The overall number of Hispanics who self-identify as Catholic is about 30 million, perhaps more. To put things in perspective, this number is larger than the entire population of most countries in Latin America and the Caribbean.
One number, however, that often gets little attention when talking about Hispanic Catholics is that of Hispanic priests. According to data collected as part of the Fifth National Encuentro of Hispanic/Latino Ministry process (V Encuentro), there are about 2,985 Hispanic priests in the U.S. Of these, 280 are inactive/retired.
We should not assume that only Hispanic priests can serve Hispanics Catholics. We know that such is not the case in most parishes.
Yet, putting the total number of Hispanic Catholics next to that of Hispanic active priests is quite revealing: 30 million and 2,705. There are about 11,000 Hispanic Catholics for every Hispanic active priest — the ratio for the total U.S. Catholic population is about 2,000 Catholics per priest.
According to V Encuentro research data, there are 4,473 parishes with Hispanic ministry in the U.S. This reflects a small increase compared to the 4,368 similar parishes identified by Boston College’s National Study of Catholic Parishes with Hispanic Ministry in 2014.
If we were to place one currently active Hispanic priest in every parish with Hispanic ministry, about 1,768 parish communities would not get that privilege.
The Center for Applied Research in the Apostolate estimated that in 2017, there were about 37,181 Catholic priests in our country. Let’s keep in mind that about a third of them are retired or semiretired. Barely 8 percent of all priests in the U.S., active and retired, are Hispanic.
While two-thirds of Hispanics are U.S. born, and the fastest-growing sector within the Hispanic Catholic population is that of those born in the United States, V Encuentro research revealed that 76 percent of Hispanic priests are foreign-born.
CARA recently reported that about 430 priests would be ordained in 2018 to serve in Catholic communities throughout the country. Of these, 334 responded to an annual survey. Approximately 20 percent of the new priests this year are Hispanic. About half of the 30 percent who said they were foreign-born come from Latin American and Caribbean nations.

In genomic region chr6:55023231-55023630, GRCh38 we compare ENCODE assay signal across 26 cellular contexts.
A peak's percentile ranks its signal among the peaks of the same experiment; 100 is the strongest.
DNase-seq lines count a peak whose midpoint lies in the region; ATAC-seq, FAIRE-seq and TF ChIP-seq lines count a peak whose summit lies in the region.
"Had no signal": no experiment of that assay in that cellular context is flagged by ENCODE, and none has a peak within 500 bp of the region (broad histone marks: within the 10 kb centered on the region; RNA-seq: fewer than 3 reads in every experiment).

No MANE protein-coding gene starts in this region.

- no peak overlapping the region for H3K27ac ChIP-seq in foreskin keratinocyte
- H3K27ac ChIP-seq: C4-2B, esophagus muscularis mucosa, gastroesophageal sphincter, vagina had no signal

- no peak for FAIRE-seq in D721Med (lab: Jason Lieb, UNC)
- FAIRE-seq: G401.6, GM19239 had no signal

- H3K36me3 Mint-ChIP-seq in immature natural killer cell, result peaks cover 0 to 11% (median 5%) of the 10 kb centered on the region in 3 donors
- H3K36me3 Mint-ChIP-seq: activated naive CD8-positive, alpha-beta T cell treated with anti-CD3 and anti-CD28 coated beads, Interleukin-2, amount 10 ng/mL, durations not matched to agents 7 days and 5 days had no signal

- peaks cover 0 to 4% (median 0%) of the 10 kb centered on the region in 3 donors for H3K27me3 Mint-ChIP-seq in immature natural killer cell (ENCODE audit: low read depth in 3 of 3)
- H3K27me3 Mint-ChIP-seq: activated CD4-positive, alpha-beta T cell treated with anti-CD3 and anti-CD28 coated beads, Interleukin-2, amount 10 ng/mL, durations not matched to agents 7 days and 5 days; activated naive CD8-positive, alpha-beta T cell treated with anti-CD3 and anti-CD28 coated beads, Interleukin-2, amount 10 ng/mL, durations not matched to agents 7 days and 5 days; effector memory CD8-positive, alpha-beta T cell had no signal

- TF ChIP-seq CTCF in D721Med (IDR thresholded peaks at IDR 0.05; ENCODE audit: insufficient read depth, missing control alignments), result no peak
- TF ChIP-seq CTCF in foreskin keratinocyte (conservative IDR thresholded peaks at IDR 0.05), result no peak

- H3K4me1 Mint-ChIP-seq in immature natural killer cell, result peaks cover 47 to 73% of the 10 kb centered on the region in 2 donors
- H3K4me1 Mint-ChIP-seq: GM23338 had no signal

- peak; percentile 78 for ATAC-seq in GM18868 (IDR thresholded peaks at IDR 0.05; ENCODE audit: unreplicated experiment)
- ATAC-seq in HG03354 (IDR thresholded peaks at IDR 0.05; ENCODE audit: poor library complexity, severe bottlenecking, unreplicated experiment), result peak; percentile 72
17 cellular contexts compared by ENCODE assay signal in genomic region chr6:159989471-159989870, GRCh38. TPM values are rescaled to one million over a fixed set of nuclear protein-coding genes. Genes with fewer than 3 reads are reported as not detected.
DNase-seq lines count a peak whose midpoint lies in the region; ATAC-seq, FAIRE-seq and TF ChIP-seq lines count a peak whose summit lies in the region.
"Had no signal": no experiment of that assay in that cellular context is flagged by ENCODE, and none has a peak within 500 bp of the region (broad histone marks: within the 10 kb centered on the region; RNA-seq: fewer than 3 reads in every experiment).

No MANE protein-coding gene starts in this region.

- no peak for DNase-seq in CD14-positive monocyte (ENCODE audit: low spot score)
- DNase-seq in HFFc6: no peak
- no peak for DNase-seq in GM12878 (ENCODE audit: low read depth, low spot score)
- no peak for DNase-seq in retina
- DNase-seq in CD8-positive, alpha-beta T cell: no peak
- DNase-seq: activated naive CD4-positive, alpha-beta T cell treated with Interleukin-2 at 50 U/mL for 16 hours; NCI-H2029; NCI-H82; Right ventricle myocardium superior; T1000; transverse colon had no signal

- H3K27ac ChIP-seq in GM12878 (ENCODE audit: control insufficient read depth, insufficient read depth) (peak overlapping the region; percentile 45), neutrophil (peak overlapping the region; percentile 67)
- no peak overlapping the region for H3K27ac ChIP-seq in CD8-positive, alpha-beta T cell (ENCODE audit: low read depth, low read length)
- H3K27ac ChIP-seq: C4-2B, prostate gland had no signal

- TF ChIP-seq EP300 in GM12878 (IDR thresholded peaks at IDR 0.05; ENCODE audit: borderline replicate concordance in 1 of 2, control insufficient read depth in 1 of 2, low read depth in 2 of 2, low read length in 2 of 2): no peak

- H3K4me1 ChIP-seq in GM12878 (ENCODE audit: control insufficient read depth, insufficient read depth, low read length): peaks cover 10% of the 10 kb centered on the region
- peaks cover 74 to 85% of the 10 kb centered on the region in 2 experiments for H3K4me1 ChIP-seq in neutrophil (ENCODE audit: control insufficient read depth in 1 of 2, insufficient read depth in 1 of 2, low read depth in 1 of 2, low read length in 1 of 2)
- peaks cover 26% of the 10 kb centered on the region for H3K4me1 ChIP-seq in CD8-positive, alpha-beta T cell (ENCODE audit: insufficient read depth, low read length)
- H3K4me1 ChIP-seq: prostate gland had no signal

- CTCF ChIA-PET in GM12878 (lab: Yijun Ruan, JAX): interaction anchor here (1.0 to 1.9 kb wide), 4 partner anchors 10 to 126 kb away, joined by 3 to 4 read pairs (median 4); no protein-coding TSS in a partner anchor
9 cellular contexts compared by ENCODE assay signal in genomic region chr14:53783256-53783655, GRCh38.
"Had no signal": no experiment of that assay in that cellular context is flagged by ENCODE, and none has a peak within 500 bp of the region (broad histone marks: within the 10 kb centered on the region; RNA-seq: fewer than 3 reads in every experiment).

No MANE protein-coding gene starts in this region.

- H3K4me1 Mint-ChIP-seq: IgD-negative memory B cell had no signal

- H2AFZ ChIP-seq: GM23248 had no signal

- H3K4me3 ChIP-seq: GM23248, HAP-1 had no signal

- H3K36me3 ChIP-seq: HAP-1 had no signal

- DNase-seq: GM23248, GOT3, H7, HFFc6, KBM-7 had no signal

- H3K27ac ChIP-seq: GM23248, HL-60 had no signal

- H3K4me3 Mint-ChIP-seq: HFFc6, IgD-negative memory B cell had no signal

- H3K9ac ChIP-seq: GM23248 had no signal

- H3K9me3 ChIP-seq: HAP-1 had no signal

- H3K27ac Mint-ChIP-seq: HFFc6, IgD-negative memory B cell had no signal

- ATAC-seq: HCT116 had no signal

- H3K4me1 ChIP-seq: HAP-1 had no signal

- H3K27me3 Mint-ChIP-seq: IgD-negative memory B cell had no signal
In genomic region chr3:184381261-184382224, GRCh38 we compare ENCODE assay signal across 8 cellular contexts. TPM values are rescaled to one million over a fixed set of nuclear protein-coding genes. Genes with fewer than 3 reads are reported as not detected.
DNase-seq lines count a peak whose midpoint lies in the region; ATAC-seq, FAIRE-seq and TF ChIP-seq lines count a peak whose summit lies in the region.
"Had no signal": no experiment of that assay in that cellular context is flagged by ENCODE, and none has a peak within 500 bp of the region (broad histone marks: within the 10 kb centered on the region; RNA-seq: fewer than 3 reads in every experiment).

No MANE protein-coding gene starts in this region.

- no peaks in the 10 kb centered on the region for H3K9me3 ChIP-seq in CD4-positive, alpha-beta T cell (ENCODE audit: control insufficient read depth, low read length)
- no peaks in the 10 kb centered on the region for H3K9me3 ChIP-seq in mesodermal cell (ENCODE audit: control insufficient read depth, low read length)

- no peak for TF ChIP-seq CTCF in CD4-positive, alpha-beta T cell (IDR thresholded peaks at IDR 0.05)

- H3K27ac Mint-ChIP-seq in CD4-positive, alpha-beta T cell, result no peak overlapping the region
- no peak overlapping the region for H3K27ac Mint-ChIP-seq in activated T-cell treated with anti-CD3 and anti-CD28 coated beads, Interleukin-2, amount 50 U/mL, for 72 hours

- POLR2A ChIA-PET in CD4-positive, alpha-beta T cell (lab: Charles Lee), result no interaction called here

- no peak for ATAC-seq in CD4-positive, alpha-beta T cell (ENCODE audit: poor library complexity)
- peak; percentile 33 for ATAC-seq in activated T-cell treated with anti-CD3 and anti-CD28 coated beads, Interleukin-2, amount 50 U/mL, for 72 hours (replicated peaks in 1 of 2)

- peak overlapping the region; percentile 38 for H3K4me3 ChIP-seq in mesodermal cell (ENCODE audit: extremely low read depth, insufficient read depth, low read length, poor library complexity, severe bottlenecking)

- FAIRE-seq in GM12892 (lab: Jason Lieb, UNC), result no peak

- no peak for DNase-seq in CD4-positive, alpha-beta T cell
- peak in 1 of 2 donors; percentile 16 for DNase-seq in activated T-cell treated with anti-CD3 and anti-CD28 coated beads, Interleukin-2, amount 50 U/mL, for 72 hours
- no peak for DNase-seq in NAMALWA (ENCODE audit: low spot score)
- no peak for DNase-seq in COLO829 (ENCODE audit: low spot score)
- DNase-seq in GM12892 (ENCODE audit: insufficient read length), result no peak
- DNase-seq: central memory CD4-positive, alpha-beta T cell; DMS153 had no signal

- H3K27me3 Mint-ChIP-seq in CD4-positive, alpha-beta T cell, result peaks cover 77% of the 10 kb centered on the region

What do we learn from these numbers? Three things.
One, Catholic parishes, dioceses, schools and organizations need to do much more to foster vocations to the priesthood among Hispanics. As the Hispanic population gears to becoming soon a numeric majority in the U.S. church, we need Hispanic priests to serve parishes with large numbers of Hispanic Catholics as well as every other Catholic in our nation.
Two, there is a major gap between the mostly U.S.-born Hispanic Catholic population and the mostly immigrant clerical leadership. This gap needs to be gradually balanced. Historically, immigrant priests served various immigrant Catholic groups that arrived in the U.S. Then the U.S.-born generation cultivated its own priests. Today, most Hispanics are not immigrants. We need to take the next step.
Three, we need to understand better the reasons and circumstances that prevent more Hispanic Catholics, particularly U.S.-born, from considering the priesthood as a calling. Also, we need to assess what we are doing and investing in our parishes and dioceses to mentor Hispanics to discern ecclesial vocations. In the fall of 2018, Boston College will launch a two-year national study to explore these realities.
In the meantime, let us heed the words from our Lord Jesus Christ, “The harvest is abundant but the laborers are few; so ask the master of the harvest to send out laborers for his harvest” (Mt 9:37-38).
Ospino is professor of theology and religious education at Boston College. He is a member of the leadership team for the Fifth National Encuentro of Hispanic/Latino Ministry.
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